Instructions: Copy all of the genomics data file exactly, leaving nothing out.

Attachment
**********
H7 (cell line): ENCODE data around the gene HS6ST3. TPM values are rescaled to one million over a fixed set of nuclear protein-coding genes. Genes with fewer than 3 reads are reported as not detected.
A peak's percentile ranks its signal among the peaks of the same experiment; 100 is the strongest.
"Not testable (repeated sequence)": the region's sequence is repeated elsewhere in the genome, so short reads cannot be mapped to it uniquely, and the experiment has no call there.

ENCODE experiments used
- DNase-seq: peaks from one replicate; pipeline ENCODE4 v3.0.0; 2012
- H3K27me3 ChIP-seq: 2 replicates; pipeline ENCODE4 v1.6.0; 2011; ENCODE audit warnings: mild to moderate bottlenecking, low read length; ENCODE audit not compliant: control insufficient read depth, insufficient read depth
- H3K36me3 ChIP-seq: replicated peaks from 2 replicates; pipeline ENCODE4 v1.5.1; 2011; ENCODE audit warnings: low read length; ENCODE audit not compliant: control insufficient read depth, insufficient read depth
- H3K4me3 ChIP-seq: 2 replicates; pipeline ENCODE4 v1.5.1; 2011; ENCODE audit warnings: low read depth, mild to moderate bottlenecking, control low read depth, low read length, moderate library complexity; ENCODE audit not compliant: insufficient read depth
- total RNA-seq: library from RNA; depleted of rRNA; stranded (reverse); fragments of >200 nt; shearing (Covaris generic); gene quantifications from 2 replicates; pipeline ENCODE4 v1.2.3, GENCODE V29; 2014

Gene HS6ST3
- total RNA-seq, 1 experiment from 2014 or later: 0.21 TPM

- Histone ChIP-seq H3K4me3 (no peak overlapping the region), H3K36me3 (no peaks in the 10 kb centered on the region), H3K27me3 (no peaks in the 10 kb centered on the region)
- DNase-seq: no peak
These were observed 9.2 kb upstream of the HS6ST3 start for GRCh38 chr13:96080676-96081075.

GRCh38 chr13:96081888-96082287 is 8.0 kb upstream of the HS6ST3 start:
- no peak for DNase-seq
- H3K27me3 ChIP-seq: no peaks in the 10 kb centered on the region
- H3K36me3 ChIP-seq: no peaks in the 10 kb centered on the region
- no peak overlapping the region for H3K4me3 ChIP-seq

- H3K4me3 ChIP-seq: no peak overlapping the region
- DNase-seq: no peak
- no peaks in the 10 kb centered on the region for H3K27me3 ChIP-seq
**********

H7 (cell line): ENCODE data around the gene HS6ST3. TPM values are rescaled to one million over a fixed set of nuclear protein-coding genes. Genes with fewer than 3 reads are reported as not detected.
A peak's percentile ranks its signal among the peaks of the same experiment; 100 is the strongest.
"Not testable (repeated sequence)": the region's sequence is repeated elsewhere in the genome, so short reads cannot be mapped to it uniquely, and the experiment has no call there.

ENCODE experiments used
- DNase-seq: peaks from one replicate; pipeline ENCODE4 v3.0.0; 2012
- H3K27me3 ChIP-seq: 2 replicates; pipeline ENCODE4 v1.6.0; 2011; ENCODE audit warnings: mild to moderate bottlenecking, low read length; ENCODE audit not compliant: control insufficient read depth, insufficient read depth
- H3K36me3 ChIP-seq: replicated peaks from 2 replicates; pipeline ENCODE4 v1.5.1; 2011; ENCODE audit warnings: low read length; ENCODE audit not compliant: control insufficient read depth, insufficient read depth
- H3K4me3 ChIP-seq: 2 replicates; pipeline ENCODE4 v1.5.1; 2011; ENCODE audit warnings: low read depth, mild to moderate bottlenecking, control low read depth, low read length, moderate library complexity; ENCODE audit not compliant: insufficient read depth
- total RNA-seq: library from RNA; depleted of rRNA; stranded (reverse); fragments of >200 nt; shearing (Covaris generic); gene quantifications from 2 replicates; pipeline ENCODE4 v1.2.3, GENCODE V29; 2014

Gene HS6ST3
- total RNA-seq, 1 experiment from 2014 or later: 0.21 TPM

- Histone ChIP-seq H3K4me3 (no peak overlapping the region), H3K36me3 (no peaks in the 10 kb centered on the region), H3K27me3 (no peaks in the 10 kb centered on the region)
- DNase-seq: no peak
These were observed 9.2 kb upstream of the HS6ST3 start for GRCh38 chr13:96080676-96081075.

GRCh38 chr13:96081888-96082287 is 8.0 kb upstream of the HS6ST3 start:
- no peak for DNase-seq
- H3K27me3 ChIP-seq: no peaks in the 10 kb centered on the region
- H3K36me3 ChIP-seq: no peaks in the 10 kb centered on the region
- no peak overlapping the region for H3K4me3 ChIP-seq

- H3K4me3 ChIP-seq: no peak overlapping the region
- DNase-seq: no peak
- no peaks in the 10 kb centered on the region for H3K27me3 ChIP-seq